Trowbridge, the County Town of Wiltshire, has ancient roots, was first mentioned in the Domesday Book as ‘Straburg’. Trowbridge castle, recorded in 1139 as besieged during a civil war between King Stephen and Empress Mathilda no longer exists, but has it left its mark on the town, Fore Street follows the line of the castle ditch.
Trowbridge holds Wiltshire’s earliest market charter dating back to 1200 and today offers a weekly street market each Wednesday, farmers markets on the second and fourth Friday each month and a range of shops including diverse independent retailers, supermarkets and national chains with plentiful free and reasonably priced parking including Castle Place and the Shires and excellent public transport links, DISCOVER Trowbridge.
In 1215 Henry de Bohun, who is depicted in a stained glass window in St James’ Church, held the castle and was one of the English Barons who forced King John to sign the Magna Carta. Trowbridge will be celebrating the 800th anniversary in 2015 with a Charter Fayre. Wiltshire is the only county where you can visit a Baron town as well as a copy of the Magna Carta.
Trowbridge grew and developed through a long history of woollen cloth production which began in Anglo-Saxon times, expanded in the 14th century and has left a rich architectural legacy; ranging from the fine 18th-century homes of wealthy clothiers (the industry’s middle men), to the rare Handle House (which was used to dry teasels) and former mill buildings. The scale of West of England cloth production was once so great that the town became known as ‘the Manchester of the West’. This fascinating past can be relived in the town’s award winning Museum and Art Gallery which houses a nationally significant collection dedicated to woollen cloth production, including working looms. Displays trace the mechanisation of the processes, as part of industrialisation and the impact it had on society. The Museum also has an area dedicated to Trowbridge’s famous Victorians including the Trowbridge-born creator of shorthand, Sir Isaac Pitman.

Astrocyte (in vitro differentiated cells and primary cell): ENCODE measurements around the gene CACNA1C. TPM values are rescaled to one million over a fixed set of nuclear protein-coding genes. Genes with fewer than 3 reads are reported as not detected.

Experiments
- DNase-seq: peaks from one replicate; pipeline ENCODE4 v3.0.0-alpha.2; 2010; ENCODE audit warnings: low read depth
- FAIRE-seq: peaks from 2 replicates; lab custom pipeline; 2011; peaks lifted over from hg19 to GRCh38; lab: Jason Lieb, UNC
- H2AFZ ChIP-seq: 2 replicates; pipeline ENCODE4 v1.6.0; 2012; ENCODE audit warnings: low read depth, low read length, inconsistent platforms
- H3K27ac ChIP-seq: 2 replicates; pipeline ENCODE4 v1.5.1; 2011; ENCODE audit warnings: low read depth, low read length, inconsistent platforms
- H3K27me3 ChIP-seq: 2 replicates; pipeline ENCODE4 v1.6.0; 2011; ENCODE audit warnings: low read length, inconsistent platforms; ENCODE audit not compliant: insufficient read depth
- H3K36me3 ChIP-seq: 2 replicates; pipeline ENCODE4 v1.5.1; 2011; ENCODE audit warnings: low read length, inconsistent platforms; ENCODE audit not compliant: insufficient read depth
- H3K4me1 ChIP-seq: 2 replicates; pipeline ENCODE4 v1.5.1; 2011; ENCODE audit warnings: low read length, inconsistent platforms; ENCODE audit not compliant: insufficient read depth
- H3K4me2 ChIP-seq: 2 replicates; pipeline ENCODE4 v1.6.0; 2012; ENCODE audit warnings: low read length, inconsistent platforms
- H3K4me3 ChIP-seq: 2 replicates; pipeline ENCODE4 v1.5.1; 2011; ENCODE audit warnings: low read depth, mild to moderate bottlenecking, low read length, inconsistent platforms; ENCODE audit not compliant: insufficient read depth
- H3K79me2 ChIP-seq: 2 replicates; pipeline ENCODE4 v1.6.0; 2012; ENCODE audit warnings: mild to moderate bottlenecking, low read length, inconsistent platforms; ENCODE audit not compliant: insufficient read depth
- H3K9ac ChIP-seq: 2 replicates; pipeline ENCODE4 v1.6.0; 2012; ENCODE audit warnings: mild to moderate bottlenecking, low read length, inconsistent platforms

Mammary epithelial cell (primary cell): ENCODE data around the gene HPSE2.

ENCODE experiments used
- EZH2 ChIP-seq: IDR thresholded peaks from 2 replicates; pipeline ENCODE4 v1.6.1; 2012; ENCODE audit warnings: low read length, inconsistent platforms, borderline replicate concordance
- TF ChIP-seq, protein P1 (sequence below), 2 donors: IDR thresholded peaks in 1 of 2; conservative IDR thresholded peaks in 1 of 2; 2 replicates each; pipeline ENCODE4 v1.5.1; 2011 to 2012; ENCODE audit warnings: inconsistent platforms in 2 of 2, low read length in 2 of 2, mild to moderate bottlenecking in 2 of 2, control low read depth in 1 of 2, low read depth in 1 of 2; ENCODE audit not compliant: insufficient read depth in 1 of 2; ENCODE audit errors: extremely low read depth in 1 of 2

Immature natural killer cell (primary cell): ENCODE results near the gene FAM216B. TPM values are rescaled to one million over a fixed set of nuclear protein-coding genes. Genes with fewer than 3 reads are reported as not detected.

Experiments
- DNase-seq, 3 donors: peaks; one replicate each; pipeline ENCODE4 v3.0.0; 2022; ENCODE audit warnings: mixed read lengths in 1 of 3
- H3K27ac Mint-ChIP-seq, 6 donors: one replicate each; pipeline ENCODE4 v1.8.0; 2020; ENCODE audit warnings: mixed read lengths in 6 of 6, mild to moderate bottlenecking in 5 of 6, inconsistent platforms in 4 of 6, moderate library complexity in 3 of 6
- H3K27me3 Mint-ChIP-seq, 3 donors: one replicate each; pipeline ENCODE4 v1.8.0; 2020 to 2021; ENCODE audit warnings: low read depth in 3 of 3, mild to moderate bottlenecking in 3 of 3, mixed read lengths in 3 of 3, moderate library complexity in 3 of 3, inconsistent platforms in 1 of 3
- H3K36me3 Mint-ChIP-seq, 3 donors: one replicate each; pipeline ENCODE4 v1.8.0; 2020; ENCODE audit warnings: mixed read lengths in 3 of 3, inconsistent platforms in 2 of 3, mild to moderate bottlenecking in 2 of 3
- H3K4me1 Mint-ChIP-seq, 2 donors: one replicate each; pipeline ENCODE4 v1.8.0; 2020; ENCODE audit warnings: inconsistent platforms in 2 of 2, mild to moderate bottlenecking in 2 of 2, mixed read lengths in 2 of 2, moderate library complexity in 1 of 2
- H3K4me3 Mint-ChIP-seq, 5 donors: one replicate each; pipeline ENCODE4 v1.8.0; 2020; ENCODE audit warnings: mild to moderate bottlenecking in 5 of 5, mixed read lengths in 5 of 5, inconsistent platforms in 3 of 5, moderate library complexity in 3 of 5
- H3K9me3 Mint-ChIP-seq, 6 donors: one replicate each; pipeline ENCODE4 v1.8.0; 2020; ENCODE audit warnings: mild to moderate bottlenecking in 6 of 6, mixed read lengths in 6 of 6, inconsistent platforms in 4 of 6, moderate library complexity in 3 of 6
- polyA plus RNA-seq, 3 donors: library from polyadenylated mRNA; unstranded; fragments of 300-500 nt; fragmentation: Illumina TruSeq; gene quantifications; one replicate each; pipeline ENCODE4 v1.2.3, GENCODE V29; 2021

Despite its significant heritage, Trowbridge is still firmly rooted in the present with leisure facilities and cultural activities to meet the demands of the 21st century. The Civic Centre in St Stephen’s Place runs a programme of events, next door to the multi-screen Odeon offering the latest cinematic blockbusters, adjacent to cafes, hotels and restaurants. Throughout the summer, the Town Park hosts events such as Armed Forces Weekend, Sports Festival and Country Fayre. Trowbridge has a thriving arts scene including an annual autumn Arts Festival, and a biennial Cloth Road Arts event alternating with the museum’s Textile and Weaving Festival. There is also a state-of-the-art library at County Hall.
Even Christmas in the town has a unique feel. The craft fayre and street market on the last Saturday in November (with free parking) is followed by our Dickensian Christmas Experience which has at its heart a traditional Father Christmas dressed in green velvet (based on the character from Charles Dickens’ A Christmas Carol) and located in the museum’s grotto throughout December.
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